Quentin Grafton is Director of the Centre for Water Economics, Environment and Policy (CWEEP) at Crawford School of Public Policy. In April 2010 he was appointed the Chairholder, the UNESCO Chair in Water Economics and Transboundary Water Governance.
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COVID-19 is a calamity. All were affected but it was the poor who suffered the most. They were the ones who were more exposed to infection (they had little choice but to take public transport, many lived in more crowded spaces, and were more likely to be frontline workers), had the least access to financial resources (very little or no savings and few assets to borrow against), and also suffered from the greatest job insecurity (many were casual workers with no sick pay). And when the poor did get sick with the virus (or anything else), in places that lack a well-funded public health system, they were the last in line to get looked after.
Some would say, this is the ‘natural order’ of life, as it has been, as it always will be. It is true that there will always be those who are better off by virtue of inheritance, their upbringing or good luck. But the poor also need opportunities to improve themselves and to be supported when catastrophe happens. This is the hallmark of a civilised society. Without exception, all middle and high-income countries have the income and wealth to promote prosperity for all. Many do not.
Wishing for economic justice is not the same as fighting for it, together. At the heart of the required transformative change is a ‘refresh’ of governments’ taxes and expenditures. Changing how governments collect taxes, and how they spend, is fundamental if all are to receive a fair share and a ‘helping hand’ when needed.
The new social contract, post COVID-19, should ensure, forever, that an adequate share of a country’s national income pays for essential public goods and services that would be unavailable without collective action. These public services include, but are not limited to, universal health care and education (including life-long learning opportunities); public infrastructure and transport; national security; pollution control; and the conservation of critically important ecosystem services.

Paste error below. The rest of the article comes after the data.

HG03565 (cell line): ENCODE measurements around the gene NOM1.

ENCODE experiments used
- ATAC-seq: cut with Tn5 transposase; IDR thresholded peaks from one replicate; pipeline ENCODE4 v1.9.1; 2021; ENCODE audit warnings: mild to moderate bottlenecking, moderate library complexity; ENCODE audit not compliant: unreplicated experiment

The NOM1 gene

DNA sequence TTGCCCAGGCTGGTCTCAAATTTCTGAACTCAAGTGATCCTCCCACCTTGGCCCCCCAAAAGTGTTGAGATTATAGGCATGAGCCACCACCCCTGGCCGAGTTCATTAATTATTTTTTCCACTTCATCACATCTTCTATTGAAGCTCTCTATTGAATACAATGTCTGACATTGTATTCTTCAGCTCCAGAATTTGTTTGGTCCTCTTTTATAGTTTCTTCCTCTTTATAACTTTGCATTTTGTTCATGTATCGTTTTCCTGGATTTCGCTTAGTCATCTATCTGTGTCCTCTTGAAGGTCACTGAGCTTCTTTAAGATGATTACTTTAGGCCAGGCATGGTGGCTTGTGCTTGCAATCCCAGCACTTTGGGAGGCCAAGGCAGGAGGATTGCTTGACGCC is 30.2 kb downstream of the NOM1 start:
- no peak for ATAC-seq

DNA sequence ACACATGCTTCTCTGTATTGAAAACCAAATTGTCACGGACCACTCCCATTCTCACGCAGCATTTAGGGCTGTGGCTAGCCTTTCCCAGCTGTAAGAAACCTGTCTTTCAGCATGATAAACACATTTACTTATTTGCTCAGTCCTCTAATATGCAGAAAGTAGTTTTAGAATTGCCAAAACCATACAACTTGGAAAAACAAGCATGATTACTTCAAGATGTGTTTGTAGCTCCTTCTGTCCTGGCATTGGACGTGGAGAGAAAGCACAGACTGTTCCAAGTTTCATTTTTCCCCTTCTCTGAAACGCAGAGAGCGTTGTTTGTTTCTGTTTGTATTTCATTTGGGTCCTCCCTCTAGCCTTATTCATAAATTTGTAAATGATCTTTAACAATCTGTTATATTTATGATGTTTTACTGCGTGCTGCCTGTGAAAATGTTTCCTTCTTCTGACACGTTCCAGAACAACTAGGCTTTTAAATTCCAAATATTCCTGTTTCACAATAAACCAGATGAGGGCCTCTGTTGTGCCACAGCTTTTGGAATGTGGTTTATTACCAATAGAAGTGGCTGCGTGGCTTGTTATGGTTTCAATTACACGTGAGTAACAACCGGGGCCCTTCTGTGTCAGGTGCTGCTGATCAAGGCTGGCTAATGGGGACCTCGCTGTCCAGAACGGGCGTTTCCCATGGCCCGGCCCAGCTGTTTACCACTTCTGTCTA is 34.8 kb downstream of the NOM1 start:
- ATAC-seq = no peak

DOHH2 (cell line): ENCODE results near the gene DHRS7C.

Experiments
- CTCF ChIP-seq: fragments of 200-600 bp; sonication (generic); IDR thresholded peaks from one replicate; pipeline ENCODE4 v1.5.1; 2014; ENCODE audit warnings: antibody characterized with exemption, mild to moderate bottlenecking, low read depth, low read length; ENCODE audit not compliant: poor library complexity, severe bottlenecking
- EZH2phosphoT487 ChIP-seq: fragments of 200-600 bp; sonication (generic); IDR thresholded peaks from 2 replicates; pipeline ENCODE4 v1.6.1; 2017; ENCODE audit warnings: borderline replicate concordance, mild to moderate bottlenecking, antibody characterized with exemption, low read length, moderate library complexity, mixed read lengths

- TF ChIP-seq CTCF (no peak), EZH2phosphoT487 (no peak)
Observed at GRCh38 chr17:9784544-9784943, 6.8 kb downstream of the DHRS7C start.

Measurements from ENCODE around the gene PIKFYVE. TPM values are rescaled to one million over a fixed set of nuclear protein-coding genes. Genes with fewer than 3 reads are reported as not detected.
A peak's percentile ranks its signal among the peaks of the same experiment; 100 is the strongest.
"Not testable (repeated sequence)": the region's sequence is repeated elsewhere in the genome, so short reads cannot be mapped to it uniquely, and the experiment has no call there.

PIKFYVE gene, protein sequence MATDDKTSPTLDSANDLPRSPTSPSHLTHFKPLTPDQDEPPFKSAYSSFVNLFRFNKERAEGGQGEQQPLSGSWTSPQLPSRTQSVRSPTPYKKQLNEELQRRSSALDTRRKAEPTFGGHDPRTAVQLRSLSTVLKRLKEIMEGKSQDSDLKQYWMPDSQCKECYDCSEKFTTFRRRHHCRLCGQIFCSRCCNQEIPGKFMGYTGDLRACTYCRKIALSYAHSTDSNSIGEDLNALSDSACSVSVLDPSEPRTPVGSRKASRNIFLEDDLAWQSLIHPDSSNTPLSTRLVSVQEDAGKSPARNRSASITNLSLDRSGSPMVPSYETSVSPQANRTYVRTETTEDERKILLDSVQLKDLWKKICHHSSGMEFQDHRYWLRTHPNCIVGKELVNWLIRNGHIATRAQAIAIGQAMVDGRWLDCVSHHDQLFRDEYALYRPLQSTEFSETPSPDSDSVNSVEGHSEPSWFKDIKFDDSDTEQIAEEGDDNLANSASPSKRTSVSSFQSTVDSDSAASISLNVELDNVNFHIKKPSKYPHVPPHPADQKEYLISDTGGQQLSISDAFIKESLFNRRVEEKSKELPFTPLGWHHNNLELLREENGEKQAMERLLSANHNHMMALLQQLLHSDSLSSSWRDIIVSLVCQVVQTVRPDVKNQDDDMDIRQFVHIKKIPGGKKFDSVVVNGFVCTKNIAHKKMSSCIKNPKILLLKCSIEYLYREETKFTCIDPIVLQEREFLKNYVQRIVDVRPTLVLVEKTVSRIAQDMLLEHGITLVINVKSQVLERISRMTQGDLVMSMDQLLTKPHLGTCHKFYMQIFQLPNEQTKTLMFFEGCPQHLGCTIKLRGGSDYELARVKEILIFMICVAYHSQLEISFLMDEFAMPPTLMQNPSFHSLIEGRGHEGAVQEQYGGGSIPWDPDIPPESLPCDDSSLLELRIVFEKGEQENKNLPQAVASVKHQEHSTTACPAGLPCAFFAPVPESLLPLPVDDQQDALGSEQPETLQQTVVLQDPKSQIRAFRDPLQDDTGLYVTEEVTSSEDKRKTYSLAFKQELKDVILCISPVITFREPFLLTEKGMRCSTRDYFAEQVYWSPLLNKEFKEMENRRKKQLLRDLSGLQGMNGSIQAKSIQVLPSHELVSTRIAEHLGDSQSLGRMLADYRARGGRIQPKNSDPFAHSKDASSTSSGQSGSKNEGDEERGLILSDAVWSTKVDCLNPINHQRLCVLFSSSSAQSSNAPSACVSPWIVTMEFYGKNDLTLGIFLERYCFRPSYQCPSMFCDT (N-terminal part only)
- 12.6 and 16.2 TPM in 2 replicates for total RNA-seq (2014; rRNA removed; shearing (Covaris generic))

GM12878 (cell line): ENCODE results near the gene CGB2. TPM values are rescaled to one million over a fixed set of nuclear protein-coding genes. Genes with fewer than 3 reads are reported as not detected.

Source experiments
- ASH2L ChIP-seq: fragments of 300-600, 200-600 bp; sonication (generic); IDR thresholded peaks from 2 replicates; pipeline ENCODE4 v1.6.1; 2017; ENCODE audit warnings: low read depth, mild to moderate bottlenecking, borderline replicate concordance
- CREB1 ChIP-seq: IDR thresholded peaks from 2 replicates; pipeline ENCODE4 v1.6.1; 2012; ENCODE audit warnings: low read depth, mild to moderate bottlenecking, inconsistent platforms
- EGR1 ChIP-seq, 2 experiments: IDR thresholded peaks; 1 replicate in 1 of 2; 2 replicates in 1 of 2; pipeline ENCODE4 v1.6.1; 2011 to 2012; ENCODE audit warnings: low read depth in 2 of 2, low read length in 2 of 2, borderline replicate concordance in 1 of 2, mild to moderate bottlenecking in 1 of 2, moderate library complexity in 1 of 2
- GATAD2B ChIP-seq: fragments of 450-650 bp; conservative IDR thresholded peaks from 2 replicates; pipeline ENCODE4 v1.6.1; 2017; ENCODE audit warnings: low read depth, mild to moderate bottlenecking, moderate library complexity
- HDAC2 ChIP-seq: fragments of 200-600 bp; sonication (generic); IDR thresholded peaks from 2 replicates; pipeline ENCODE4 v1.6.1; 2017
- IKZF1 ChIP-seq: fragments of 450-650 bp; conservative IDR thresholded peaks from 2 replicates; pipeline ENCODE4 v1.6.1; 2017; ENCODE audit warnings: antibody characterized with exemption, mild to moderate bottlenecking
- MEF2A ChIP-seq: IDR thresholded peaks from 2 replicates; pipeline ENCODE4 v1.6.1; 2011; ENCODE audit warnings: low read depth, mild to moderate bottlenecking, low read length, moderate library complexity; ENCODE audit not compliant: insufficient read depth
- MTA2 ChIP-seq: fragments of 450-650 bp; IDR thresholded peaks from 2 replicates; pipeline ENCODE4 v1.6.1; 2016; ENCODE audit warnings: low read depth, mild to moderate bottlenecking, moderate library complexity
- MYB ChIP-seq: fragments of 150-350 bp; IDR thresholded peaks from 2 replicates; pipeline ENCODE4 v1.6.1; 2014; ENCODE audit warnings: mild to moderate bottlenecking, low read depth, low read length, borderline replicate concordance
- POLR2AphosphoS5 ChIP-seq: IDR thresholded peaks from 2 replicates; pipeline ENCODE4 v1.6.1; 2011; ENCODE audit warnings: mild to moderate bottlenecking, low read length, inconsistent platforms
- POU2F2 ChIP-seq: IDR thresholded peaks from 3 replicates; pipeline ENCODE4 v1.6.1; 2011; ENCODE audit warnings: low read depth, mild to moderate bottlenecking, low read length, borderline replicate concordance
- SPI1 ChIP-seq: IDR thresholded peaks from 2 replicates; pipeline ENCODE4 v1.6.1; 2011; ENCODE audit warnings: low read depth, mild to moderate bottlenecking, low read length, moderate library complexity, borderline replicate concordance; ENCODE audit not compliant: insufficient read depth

As we recover from the virus, and fight for a better world, we need actions that deliver economic justice. The details of what should be done, and how, will vary by location but must include:
(1) Individuals and companies who can afford to pay, must pay their ‘fair share’, and be seen to pay. One of the richest men in the world once observed that he paid a lower proportion of his income on taxes than his secretary. Some of the world’s largest corporations have saved billions by shifting revenues from where they earned income to low tax jurisdictions. Key steps to economic justice include: making taxes more progressive so those who can pay, do pay, and effective and transparent actions to minimise or stop tax avoidance.
(2) Invest in the future, not the past. Rather prioritising those with the most need, some governments have delivered to those with the most greed. This must change. Key steps for renewal in terms of public spending should be to create opportunities for all to prosper. This could include investing in a ‘green economy’ so all generations enjoy a sustainable future.
(3) Power to the people. In most representative democracies, the ‘voices’ of the people have eroded over time. Some voters have been disenfranchised and many feel disconnected from their governments. Lobbyists and donors frequently have privileged access to decision-makers and the wishes of the many are, too often, ignored. Democracies need renewing now. Many actions are needed but one key action would be to establish independent truth commissions with the power to hold all elected leaders and their advisors accountable for their decisions. Another would be to have ‘deliberative democracy’ that gives everybody the opportunity, beyond the ballot box, to meaningfully participate, and in an informed way, in key public decision-making. Yet another would be to separate legislative and executive powers in Westminster-type democracies.